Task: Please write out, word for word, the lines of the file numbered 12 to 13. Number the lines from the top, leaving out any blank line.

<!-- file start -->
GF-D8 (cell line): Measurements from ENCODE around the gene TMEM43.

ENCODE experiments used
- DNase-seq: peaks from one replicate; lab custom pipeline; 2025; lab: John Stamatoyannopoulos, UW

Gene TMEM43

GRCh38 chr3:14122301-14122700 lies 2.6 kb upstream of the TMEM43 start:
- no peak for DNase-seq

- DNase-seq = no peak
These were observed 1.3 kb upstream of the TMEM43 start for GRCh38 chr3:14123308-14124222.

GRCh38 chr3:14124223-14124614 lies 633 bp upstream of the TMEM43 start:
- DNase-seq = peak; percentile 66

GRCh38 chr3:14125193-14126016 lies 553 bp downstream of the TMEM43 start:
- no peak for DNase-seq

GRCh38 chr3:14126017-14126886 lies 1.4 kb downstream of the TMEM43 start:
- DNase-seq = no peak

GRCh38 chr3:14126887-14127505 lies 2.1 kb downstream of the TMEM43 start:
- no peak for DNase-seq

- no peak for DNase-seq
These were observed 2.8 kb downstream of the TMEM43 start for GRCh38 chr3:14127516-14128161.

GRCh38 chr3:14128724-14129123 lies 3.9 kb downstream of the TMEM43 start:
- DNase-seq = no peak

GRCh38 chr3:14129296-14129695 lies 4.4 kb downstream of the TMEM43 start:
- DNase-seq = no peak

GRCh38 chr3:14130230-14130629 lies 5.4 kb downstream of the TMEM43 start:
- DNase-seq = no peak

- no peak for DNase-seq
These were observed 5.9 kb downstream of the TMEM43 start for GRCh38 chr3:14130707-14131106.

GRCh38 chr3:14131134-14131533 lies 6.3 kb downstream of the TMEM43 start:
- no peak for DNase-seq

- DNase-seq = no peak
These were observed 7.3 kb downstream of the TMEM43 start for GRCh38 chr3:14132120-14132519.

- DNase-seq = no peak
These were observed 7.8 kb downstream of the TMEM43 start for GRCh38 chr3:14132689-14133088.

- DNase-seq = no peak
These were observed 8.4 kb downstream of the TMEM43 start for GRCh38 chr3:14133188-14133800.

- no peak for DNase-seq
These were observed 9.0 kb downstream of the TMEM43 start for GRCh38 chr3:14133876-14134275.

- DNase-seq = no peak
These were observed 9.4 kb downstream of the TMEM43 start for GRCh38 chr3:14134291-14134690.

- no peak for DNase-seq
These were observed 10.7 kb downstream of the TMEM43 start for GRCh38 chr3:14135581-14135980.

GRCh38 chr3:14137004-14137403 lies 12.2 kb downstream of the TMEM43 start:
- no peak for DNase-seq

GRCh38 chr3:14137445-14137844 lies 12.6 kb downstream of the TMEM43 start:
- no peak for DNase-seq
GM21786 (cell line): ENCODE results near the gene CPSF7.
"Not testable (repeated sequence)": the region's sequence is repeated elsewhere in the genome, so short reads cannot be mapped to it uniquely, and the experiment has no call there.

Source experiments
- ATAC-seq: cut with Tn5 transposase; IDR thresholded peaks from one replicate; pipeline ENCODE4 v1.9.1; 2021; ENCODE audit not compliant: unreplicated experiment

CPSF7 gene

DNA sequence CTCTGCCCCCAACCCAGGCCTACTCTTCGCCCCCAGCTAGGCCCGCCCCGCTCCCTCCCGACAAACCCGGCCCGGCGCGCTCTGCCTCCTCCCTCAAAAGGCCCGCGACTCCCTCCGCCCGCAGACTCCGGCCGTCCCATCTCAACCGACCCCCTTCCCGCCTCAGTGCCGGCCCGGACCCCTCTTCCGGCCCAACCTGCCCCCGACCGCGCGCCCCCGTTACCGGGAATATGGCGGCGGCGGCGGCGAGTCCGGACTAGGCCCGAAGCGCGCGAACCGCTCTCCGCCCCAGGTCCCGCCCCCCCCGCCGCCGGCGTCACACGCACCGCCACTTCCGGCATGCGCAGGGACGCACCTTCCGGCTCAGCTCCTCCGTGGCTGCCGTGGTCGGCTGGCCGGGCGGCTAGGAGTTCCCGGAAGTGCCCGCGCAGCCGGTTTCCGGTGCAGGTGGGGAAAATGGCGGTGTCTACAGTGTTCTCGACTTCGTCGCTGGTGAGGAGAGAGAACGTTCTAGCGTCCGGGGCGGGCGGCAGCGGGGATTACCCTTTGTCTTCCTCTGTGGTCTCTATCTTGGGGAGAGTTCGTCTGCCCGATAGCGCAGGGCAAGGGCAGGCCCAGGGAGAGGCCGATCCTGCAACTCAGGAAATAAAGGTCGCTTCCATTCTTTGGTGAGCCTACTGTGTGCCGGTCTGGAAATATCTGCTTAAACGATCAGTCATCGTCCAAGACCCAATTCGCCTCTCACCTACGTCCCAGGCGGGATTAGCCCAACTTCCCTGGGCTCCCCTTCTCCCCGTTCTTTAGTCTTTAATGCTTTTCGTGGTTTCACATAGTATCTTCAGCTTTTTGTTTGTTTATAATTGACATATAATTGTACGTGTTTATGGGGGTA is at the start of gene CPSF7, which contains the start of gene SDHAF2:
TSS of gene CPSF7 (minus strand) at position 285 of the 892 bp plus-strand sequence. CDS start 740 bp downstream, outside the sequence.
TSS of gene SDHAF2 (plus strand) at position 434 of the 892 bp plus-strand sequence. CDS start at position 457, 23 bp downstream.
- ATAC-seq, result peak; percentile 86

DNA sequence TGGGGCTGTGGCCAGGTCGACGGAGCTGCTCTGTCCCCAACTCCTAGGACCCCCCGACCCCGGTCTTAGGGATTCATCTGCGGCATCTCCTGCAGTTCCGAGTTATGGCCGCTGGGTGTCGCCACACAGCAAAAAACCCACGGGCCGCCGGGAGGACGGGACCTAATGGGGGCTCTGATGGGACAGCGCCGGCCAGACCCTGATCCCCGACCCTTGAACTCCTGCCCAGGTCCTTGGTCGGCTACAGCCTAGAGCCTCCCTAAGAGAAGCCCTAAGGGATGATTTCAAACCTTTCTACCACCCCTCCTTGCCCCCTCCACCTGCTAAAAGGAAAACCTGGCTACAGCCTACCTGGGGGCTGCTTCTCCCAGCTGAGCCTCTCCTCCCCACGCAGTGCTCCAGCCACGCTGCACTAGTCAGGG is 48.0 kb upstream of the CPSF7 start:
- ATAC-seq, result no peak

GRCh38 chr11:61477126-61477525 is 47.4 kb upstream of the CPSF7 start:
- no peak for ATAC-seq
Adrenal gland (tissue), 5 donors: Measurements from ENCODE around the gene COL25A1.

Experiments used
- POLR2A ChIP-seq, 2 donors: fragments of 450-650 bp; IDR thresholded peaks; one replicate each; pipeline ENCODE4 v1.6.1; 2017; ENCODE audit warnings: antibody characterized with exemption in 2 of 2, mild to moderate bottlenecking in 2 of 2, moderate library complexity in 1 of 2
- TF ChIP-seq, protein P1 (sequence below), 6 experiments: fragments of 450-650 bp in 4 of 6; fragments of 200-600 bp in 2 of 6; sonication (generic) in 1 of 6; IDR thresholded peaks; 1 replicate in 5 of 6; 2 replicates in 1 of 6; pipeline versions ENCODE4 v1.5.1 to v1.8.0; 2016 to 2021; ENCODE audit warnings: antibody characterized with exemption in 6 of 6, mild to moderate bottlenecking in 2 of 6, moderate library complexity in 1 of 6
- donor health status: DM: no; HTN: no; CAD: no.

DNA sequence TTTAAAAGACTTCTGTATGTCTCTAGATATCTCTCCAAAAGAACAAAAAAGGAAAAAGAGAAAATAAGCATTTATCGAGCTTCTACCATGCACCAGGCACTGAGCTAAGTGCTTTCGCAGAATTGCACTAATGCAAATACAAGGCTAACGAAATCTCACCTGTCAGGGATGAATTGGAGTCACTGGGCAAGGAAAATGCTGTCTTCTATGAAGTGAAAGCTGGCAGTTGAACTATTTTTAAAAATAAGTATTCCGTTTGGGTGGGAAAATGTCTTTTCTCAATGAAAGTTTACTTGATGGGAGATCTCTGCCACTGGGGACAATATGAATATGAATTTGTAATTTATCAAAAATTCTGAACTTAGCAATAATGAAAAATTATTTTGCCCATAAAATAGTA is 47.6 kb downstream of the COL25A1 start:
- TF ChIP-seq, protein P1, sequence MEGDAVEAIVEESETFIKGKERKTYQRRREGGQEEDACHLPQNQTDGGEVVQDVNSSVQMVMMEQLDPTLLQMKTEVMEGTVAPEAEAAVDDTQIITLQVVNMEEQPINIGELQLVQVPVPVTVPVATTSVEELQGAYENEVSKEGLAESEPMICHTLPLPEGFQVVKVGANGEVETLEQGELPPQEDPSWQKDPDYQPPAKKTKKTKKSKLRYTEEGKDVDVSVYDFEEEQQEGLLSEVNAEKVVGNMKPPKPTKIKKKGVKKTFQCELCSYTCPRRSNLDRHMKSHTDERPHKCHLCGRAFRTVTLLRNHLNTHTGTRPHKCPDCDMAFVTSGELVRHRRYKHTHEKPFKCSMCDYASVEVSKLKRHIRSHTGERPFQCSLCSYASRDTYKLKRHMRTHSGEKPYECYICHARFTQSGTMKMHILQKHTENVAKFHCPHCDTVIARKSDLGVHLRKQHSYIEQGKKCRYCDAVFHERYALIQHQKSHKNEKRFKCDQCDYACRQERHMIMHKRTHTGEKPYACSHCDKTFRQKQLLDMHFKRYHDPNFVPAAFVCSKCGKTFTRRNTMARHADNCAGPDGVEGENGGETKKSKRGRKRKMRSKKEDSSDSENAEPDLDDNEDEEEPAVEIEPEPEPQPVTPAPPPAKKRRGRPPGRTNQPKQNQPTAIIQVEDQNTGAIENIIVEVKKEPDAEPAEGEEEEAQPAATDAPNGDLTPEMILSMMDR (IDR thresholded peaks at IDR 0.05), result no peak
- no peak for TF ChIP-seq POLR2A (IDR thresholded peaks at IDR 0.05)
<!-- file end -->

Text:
- no peak for DNase-seq

GRCh38 chr3:14126017-14126886 lies 1.4 kb downstream of the TMEM43 start: